President Barack Obama’s nominee for secretary of defense, Chuck Hagel, faced a brutal line of questioning during his Senate confirmation hearings on Thursday, as he grappled for an adequate defense of his record on Israel and Iran, as well as other pressing issues with which he will be faced if confirmed for the top Pentagon post.
Sen. Lindsey Graham (R - South Carolina) pressed Hagel about his 2006 interview with Middle East analyst Aaron David Miller in which he said, “the Jewish lobby intimidates a lot of people” in Congress into doing “dumb things.”
“Name one dumb thing we’ve been goaded into doing by the Israeli, Jewish lobby,” Graham demanded.
“I don’t know,” Hagel said, unable to provide names.
He expressed regret for the comments, saying, “I’ve already said I regret referencing the Jewish lobby. I should have said pro-Israel lobby. I think it’s the only time on the record I’ve ever said that.”
He added that he should have said “influence,” not “intimidate.”
“I should not have said ‘dumb’ or ‘stupid’ because I understand, appreciate there are different views in these things,” he maintained.
“Then why did you say it?” Graham asked. “I can’t think of a more provocative thing to say.”
“The statements you made about Palestinians and about ‘the Jewish lobby,’ all that together” sends “the worst possible message to our enemies and friends,” Graham added.
Hagel, who has long come under fire for his soft stance on Iran, inadvertently said the Obama administration supports “containment,” calling the country an “elected legitimate government.”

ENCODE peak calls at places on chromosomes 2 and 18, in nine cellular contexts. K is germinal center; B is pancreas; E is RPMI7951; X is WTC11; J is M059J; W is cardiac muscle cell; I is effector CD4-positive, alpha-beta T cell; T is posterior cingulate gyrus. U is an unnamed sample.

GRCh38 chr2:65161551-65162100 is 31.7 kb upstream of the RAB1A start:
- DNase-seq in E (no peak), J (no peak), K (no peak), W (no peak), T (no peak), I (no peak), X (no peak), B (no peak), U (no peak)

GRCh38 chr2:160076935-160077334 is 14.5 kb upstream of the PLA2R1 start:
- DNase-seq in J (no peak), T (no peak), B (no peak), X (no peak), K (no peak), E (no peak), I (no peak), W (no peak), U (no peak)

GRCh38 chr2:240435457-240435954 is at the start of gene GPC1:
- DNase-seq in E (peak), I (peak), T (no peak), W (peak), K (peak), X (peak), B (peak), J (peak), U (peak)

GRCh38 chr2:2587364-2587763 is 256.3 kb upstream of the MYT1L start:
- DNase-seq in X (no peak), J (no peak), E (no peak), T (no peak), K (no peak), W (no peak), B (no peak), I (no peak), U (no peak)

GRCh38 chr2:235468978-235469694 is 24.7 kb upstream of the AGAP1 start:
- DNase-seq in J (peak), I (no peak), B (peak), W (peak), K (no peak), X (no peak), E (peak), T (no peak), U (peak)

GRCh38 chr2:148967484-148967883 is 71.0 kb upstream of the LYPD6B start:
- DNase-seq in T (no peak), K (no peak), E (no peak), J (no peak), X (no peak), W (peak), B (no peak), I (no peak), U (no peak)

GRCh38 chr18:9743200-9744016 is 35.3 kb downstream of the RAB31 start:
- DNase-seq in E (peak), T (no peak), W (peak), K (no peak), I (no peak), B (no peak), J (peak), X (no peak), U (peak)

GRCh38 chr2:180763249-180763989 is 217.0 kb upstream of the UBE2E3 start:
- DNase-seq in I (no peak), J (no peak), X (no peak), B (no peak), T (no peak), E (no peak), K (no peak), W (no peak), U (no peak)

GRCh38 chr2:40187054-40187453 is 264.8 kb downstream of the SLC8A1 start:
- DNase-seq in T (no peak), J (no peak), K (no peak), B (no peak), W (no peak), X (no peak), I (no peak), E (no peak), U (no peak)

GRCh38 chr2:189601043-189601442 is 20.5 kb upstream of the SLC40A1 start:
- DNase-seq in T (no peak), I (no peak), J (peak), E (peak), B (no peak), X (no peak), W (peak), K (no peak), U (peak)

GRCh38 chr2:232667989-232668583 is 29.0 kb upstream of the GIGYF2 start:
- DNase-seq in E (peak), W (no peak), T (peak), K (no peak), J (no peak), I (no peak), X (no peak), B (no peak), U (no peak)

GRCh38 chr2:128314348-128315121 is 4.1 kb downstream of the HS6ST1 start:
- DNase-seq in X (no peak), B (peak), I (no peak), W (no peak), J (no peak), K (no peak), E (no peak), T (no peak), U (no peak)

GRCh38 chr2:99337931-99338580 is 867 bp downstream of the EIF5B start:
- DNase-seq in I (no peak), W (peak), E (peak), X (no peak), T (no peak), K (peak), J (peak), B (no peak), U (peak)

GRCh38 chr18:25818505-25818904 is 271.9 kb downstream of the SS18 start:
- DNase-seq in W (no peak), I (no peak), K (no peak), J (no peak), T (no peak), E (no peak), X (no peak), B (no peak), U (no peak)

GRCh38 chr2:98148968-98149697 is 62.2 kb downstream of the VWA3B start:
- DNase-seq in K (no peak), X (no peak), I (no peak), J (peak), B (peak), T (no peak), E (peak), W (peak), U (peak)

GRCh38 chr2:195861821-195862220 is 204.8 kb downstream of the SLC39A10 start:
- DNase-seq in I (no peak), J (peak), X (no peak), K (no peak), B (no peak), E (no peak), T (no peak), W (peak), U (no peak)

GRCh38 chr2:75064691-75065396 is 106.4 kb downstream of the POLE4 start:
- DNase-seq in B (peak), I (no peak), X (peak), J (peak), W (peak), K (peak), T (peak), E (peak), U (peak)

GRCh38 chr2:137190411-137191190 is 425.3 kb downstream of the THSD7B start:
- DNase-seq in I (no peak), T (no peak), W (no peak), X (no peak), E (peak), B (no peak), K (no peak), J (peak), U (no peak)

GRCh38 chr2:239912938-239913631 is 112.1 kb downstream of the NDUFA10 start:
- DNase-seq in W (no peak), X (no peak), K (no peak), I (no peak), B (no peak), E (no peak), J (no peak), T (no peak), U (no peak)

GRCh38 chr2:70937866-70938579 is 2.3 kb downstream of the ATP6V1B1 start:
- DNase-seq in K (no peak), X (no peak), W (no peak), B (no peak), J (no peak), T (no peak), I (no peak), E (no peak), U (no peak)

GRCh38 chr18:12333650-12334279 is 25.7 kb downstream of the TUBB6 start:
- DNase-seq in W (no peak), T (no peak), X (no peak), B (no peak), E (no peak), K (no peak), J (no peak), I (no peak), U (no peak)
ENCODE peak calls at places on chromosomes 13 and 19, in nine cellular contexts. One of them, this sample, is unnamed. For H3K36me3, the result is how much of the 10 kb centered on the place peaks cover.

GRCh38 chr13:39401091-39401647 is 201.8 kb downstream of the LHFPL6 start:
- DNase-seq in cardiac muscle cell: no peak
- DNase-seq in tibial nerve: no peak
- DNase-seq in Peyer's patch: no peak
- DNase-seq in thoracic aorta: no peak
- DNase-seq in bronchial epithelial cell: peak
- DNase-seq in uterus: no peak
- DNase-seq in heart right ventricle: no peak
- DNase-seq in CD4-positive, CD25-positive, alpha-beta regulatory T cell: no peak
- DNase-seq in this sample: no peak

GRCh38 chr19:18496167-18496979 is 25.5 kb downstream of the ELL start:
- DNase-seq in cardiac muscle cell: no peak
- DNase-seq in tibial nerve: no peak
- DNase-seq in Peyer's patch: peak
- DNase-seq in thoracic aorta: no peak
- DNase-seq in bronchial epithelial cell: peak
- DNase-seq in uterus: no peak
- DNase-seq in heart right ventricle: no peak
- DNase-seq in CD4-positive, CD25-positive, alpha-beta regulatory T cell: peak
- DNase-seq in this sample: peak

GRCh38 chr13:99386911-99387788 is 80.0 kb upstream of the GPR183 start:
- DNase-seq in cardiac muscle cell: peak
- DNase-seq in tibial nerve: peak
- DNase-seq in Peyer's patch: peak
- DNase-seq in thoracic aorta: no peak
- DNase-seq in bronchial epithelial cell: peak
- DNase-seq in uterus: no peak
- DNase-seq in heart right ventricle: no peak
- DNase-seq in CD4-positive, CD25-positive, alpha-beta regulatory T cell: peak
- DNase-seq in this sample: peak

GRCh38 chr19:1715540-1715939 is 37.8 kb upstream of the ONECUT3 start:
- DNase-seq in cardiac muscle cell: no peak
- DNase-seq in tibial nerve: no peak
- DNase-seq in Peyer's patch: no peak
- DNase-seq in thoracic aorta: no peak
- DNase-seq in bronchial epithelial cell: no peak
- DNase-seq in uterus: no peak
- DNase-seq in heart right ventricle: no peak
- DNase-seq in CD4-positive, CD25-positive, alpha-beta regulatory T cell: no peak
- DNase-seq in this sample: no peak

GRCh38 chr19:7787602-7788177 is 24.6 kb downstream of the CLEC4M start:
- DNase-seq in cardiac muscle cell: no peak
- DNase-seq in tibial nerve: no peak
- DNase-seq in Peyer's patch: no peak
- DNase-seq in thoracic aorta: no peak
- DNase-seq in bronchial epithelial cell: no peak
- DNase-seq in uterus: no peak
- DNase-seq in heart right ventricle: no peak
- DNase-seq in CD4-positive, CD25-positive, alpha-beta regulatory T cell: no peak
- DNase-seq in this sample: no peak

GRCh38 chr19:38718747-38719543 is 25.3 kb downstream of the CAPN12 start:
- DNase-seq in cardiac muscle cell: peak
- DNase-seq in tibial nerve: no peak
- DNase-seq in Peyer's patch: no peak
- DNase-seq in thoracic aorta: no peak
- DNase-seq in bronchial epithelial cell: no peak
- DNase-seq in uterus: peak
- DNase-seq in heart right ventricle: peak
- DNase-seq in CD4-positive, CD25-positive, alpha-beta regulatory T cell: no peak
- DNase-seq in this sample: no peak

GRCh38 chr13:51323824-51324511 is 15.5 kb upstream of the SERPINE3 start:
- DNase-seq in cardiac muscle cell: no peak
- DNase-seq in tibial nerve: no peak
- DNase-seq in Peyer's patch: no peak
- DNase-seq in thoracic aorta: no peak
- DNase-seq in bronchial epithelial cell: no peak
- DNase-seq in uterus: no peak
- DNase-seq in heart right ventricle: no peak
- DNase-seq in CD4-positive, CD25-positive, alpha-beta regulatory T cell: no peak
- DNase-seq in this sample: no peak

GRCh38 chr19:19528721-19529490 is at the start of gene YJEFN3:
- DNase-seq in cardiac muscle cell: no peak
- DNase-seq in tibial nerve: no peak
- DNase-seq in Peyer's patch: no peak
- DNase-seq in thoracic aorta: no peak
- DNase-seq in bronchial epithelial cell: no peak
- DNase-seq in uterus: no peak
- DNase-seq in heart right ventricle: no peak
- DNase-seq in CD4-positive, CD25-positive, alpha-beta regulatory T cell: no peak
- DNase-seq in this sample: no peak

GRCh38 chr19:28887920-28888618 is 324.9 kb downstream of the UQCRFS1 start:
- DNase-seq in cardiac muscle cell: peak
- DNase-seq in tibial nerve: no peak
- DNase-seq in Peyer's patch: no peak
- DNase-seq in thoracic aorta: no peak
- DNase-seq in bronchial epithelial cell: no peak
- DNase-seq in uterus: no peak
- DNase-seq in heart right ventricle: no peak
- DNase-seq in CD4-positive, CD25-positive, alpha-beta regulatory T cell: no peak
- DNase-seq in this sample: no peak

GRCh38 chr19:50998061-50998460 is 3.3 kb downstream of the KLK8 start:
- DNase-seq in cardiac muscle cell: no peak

Iran is "a member of the United Nations. Almost all of our allies have embassies in Iran ... [It is] an elected, legitimate government, whether we agree or not," he said.
Hagel was also extensively probed by fellow Vietnam War veteran Sen. John McCain and freshman Texas Sen. Ted Cruz, both Republicans.
The former Republican senator from Nebraska was caught by surprise when Cruz played two tapes from appearances on Al Jazeera, one of which showed him not challenging a caller who accused Israel of war crimes, and another in which he appeared to agree with the assertion that America is "the world's bully."
"The caller suggests that the nation of Israel has committed war crimes, and your response to that was not to dispute that characterization," Cruz said of the Israel interview. He then asked Hagel directly whether he thinks Israel has committed war crimes.
"No, I do not," Hagel said, while saying he wanted to see the "full context" of the interview.
Cruz called the allegation "particularly offensive given that the Jewish people suffered under the most horrific war crimes in the Holocaust."
"I would also suggest that for ... a prospective secretary of Defense not to take issue with that claim is highly troubling," he continued.